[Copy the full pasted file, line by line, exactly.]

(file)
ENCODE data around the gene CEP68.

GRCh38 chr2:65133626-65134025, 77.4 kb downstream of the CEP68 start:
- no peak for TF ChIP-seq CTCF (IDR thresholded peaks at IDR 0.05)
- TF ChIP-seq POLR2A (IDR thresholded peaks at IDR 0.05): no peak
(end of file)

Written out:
ENCODE data around the gene CEP68.

GRCh38 chr2:65133626-65134025, 77.4 kb downstream of the CEP68 start:
- no peak for TF ChIP-seq CTCF (IDR thresholded peaks at IDR 0.05)
- TF ChIP-seq POLR2A (IDR thresholded peaks at IDR 0.05): no peak